Indiana’s general diploma will no longer be considered when calculating school and district graduation rates, state officials announced Friday.
In a memo to principals and superintendents, the state said it will also no longer count students who earn general diplomas in the state’s A-F rating system.
The change comes as a new federal education law, the Every Student Succeeds Act, requires graduation rates to be to be calculated uniformly across states. In recent years, graduation rates have become increasingly controversial as districts lie about rates or water down graduation requirements.
“The General Diploma is no longer allowed to be considered when calculating the federal graduation rate,” said Jennifer McCormick, Indiana superintendent of public instruction. “The General Diploma can still be used and is still considered an official diploma.”
Graduation rates will now be calculated using only Core 40, a state diploma aimed at students who want to go on to four-year colleges or professional fields, and International Baccalaureate diplomas.
The Indiana General Assembly made completion of Core 40 a graduation requirement for all students beginning in the fall of 2007. The legislation includes an opt-out provision for parents who determine their students could receive a greater benefit from the general diploma.
General diplomas require fewer math, social studies and science credits. And less testing.
That’s where special education comes in.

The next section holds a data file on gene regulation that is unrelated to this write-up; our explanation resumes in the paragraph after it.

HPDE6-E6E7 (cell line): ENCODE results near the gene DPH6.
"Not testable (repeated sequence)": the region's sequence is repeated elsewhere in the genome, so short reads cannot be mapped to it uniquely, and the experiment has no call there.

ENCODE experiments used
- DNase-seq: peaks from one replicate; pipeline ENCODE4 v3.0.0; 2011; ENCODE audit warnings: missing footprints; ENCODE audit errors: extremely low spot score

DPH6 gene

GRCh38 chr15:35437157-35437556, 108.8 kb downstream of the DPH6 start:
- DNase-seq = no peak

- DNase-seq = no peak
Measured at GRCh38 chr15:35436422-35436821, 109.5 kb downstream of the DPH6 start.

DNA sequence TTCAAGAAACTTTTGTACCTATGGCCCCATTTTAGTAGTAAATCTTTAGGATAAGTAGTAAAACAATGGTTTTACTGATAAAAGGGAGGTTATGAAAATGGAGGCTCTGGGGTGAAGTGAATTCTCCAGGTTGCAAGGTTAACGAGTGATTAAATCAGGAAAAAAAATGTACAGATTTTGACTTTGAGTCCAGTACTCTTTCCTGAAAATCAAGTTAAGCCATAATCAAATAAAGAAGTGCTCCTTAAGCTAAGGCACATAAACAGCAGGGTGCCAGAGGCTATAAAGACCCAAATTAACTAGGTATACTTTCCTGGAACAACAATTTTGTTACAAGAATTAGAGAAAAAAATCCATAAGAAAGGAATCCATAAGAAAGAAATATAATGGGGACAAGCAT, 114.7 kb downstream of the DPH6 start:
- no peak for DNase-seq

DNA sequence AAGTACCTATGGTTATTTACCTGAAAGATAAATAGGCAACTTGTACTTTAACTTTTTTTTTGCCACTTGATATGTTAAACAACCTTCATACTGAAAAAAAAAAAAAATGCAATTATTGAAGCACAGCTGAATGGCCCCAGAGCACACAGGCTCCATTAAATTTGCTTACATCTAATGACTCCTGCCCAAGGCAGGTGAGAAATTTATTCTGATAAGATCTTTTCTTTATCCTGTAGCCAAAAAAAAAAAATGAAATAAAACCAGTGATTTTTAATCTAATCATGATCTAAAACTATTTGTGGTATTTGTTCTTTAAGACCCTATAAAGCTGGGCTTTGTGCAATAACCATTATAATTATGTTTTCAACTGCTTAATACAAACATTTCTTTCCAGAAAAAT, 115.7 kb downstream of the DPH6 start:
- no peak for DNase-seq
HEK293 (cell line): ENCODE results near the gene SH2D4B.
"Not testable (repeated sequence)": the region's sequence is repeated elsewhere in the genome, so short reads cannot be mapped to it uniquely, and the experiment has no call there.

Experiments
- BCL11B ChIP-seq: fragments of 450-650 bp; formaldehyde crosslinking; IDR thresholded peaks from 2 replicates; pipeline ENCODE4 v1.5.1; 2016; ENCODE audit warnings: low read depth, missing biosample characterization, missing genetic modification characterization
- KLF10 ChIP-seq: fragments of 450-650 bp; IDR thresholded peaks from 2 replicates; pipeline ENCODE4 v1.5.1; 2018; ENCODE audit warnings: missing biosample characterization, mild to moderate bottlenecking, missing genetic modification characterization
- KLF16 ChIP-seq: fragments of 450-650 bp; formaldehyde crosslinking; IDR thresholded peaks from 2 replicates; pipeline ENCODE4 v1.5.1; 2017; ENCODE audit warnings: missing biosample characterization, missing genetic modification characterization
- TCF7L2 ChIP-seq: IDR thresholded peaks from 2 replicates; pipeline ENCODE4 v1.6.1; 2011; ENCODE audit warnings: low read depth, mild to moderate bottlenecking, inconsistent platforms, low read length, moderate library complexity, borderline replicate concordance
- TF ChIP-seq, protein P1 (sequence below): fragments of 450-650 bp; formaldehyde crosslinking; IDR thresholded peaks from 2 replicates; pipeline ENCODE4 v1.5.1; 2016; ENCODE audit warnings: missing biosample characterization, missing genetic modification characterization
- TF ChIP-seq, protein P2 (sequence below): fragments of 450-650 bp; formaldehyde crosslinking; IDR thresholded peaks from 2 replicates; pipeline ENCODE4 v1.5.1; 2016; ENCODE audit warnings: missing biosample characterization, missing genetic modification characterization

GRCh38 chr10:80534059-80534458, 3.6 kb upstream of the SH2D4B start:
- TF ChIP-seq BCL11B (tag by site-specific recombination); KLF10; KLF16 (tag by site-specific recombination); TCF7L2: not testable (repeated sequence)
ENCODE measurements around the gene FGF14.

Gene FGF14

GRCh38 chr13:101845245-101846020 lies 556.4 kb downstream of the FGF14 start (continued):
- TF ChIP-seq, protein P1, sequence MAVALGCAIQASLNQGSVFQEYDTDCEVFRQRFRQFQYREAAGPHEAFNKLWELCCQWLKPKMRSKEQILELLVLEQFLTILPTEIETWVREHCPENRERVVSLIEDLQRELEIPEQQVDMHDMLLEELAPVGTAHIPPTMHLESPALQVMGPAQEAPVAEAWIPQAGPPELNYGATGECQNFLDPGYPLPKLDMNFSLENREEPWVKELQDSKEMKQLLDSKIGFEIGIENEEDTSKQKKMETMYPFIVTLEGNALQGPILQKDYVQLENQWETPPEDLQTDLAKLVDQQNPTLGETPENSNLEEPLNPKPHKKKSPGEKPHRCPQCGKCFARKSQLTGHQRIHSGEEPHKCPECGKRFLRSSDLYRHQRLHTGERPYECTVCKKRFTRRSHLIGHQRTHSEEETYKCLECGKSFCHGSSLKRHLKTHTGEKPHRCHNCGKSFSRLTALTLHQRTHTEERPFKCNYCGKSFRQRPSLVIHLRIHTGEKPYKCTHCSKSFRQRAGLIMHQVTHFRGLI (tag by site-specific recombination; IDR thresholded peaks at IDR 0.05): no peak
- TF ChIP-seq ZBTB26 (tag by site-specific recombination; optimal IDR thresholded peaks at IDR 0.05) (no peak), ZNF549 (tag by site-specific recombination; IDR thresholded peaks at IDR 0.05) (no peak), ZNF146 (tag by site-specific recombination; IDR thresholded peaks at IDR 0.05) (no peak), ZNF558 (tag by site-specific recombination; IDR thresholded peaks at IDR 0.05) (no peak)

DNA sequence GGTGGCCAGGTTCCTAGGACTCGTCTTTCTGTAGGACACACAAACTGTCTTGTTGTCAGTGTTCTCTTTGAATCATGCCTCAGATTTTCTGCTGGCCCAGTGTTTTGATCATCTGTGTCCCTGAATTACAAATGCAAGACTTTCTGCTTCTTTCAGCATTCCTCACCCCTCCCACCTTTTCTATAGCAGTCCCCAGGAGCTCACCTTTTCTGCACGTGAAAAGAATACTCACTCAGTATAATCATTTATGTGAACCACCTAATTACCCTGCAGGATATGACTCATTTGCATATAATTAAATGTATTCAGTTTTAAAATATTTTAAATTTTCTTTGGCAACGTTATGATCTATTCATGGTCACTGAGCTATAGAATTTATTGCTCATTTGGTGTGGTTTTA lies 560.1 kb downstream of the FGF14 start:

“If somebody really has a hard time testing or isn’t able to test very well, then they won’t pass the end of course testing and then they can’t get a Core 40,” says Dana Renay, chief executive ally of Autism Society of Indiana.” Just because they can’t get through the assessments, doesn’t mean they can’t complete the coursework.”
Advocates like Renay say, moving forward, schools may be less motivated to make sure special education students complete general diplomas. About 30 percent of students who receive general diplomas receive special education services.
“There are concerns about the quality of service, what [schools] will and will not provide, or be able to provide,” Renay says. “If you don’t have a diploma you can’t get into college, you can’t get some jobs. It’s a really important thing to have that diploma.”
The Indiana Department of Education is seeking clarification from the U.S. Department of Education as to when the change must take place. Schools could see the impact of the change as early as their Fall 2018 A-F grades, which would reflect the graduation rate from the 2016-2017 school year.